The American researcher, who went to map a deep Turkish cave, was rescued more than a week after falling ill | world News
Rescuers have pulled an American researcher from a Turkish cave more than a week after he became seriously ill 1,000 meters (more than 3,000 feet) below the cave entrance, the Turkish Caving Federation said.
Teams from all over Europe have rushed to Murka Cave in the Taurus Mountains of southern Turkey to help Mark Dickie, a 40-year-old experienced caveman who became seriously ill on September 2 with a stomach bleed. He was on an expedition to map the cave, which is the third deepest cave in the country.
Search teams shared video footage from inside the deep Turkish cave in which American explorer Mark Dickey was trapped for several days. New photos show rescuers carrying Dickie, strapped to a stretcher for his safety https://t.co/ET76Nr5RjQ pic.twitter.com/MLrjuSa68p
– Reuters (@Reuters) September 11, 2023
Dickey was too weak to climb by himself, so rescuers carried him with the help of a stretcher, stopping frequently at temporary camps set up along the way.
A statement issued by the cave association said: “Mark Dickie emerged from Murka Cave.” She said Dickey was brought out of the cave’s final exit at 12.37am local time on Tuesday, or 9.37pm GMT on Monday. “He is fine and is being cared for by an emergency medical worker at the camp above,” the statement said.
Mark’s parents, Debbie and Andy Dickie, thanked the international caving community, doctors, rescue workers and the Turkish government for helping to save their son.
American explorer Mark Dickey speaks for the first time after he was rescued from a cave in southern Turkey, where he fell ill and was trapped for more than a week. https://t.co/BddvuWQdP2 pic.twitter.com/V3jfhzL6G9
– CBS News (CBSNews) September 12, 2023
They said in a statement: “The fact that our son Mark Dickie has been transferred from Murka Cave in a stable condition is something that comforts us beyond words and fills us with incredible happiness.”
The American was first treated inside the cave by a Hungarian doctor who descended into the cave on September 3, and then doctors and rescue workers took turns caring for him. The cause of Dickey’s illness was not clear.
The biggest challenges the rescuers faced were the steep vertical sections and navigating through mud and water at low temperatures in the horizontal sections. There was also the psychological impact of being inside a dark, damp cave for long periods of time.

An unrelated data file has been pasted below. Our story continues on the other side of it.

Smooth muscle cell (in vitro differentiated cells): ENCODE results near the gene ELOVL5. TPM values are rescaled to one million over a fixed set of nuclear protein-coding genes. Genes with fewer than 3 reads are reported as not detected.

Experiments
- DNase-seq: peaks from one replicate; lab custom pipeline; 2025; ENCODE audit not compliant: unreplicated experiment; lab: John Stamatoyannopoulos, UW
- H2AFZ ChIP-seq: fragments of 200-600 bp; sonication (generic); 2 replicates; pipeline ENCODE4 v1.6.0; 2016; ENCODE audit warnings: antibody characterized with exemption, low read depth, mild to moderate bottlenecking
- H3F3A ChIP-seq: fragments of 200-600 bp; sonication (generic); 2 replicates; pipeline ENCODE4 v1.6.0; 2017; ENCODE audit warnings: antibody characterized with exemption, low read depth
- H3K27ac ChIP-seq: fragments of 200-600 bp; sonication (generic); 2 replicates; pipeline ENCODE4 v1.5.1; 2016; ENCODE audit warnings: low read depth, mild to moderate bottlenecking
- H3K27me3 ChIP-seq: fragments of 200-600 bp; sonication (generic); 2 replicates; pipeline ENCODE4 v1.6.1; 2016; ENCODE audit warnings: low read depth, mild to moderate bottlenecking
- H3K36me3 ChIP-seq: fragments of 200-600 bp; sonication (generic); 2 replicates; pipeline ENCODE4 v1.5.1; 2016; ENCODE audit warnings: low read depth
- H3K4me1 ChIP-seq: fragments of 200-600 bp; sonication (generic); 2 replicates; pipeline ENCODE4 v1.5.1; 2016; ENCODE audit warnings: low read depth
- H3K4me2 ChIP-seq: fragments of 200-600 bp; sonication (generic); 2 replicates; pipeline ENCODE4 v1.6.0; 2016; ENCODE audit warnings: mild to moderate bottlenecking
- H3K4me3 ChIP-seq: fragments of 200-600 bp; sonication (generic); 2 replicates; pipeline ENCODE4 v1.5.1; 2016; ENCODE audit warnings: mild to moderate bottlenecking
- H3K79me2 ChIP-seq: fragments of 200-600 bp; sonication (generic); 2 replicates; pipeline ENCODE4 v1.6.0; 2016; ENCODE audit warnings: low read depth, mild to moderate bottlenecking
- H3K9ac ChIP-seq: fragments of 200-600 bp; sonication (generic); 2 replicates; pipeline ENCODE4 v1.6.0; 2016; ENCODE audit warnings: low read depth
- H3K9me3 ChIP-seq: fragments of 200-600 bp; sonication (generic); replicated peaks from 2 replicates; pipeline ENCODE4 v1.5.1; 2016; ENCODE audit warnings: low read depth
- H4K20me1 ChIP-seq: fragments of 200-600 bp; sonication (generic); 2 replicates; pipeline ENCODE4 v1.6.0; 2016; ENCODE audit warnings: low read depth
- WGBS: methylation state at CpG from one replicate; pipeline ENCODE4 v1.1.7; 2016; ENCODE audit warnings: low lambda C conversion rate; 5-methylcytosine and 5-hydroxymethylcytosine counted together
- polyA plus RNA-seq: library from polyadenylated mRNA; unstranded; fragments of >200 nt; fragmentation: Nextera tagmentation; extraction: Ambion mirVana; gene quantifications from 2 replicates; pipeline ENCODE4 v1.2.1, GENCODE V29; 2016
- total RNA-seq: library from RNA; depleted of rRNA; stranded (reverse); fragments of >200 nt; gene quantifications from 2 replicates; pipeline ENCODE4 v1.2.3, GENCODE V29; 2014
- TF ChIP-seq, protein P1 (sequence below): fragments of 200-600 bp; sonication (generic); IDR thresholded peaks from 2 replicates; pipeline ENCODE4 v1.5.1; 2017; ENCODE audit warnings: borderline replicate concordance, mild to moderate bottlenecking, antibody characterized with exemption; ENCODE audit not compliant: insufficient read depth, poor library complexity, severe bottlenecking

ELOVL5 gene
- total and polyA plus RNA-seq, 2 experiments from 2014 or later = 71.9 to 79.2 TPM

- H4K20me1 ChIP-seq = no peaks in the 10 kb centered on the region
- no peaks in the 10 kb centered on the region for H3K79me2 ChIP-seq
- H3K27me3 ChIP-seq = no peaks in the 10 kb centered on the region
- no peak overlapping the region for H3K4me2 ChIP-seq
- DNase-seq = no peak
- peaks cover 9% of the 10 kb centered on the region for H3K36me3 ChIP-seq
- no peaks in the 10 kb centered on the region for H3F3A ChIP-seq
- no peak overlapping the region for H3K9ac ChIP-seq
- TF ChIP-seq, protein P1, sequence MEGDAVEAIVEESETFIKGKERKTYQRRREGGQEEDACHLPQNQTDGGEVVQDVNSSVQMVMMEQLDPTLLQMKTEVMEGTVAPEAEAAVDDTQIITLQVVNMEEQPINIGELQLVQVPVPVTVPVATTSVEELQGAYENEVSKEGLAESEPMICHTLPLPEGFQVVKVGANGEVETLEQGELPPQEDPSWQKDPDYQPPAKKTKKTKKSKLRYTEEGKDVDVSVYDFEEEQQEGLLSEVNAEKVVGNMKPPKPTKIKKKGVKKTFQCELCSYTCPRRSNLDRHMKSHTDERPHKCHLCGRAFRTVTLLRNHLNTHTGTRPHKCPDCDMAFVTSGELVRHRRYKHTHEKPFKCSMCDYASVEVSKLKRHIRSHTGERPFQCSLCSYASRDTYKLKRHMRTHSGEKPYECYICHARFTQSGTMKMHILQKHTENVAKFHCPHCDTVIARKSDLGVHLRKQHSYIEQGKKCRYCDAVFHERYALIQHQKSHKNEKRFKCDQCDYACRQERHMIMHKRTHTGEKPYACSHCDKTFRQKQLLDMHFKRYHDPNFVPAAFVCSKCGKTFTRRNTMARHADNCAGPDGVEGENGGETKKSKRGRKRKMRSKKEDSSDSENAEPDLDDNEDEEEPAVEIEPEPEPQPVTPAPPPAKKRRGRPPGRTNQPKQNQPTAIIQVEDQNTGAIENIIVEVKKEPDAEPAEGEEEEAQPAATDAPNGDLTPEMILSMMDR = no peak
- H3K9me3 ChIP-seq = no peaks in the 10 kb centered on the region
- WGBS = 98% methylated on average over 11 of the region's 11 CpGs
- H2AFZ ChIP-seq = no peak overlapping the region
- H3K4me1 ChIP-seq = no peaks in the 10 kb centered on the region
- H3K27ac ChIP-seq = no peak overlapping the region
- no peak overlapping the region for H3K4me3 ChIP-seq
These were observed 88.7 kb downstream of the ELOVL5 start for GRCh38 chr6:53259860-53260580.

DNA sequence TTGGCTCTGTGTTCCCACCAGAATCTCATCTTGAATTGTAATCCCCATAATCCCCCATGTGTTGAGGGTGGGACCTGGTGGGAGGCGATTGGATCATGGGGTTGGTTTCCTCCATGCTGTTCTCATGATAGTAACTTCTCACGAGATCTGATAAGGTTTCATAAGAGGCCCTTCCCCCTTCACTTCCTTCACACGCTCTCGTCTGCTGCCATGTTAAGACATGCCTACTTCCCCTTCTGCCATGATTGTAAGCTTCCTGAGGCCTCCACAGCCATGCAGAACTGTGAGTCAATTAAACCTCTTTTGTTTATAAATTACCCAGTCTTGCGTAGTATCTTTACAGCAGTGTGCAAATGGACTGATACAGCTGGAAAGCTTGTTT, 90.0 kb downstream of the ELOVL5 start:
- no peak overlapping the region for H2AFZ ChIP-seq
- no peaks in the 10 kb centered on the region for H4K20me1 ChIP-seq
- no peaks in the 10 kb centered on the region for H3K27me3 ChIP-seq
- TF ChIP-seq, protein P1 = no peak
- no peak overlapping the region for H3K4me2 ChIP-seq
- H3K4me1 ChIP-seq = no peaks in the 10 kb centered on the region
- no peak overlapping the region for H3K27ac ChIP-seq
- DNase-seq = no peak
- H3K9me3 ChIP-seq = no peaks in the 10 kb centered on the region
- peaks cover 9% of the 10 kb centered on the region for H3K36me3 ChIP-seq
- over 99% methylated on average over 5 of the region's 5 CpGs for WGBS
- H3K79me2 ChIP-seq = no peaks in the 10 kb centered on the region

About 190 experts from Bulgaria, Croatia, Hungary, Italy, Poland and Turkey participated in the rescue operation, including doctors, paramedics and experienced cave workers. Teams of a doctor and three to four other rescuers took turns staying by his side at all times.
The rescue operation began Saturday after doctors, who administered intravenous fluids and blood, decided Dickey could make the uphill climb.
Before the evacuation could begin, rescuers first had to widen some of the cave’s narrow passages, install ropes to pull him up vertical poles on a stretcher and set up temporary camps along the way.
Dickey, who is from Croton-on-Hudson, New York, is a well-known cave researcher and cave rescuer who has participated in numerous international expeditions.
He and several others on the expedition were mapping the 1,276 m (4,186 ft) deep Murca cave system for the Anatolian Speleological Group Society. Dickey fell ill on September 2, but it took until the next morning to notify people above ground.
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Turkish authorities made available a video message that showed Diki standing and moving on Thursday. While he was alerted and talking, he said that he was not “healed from the inside” and needed a lot of help to get out of the cave.
After his rescue, the European Cave Rescue Association said Dickie would be taken to hospital after a medical evaluation. She said several cave rescuers remained in the cave to remove ropes and rescue equipment used during the operation.
The association expressed its “great gratitude to the many cave rescuers from seven different countries who contributed to the success of this cave rescue operation.”
(tags for translation)Mark Dickey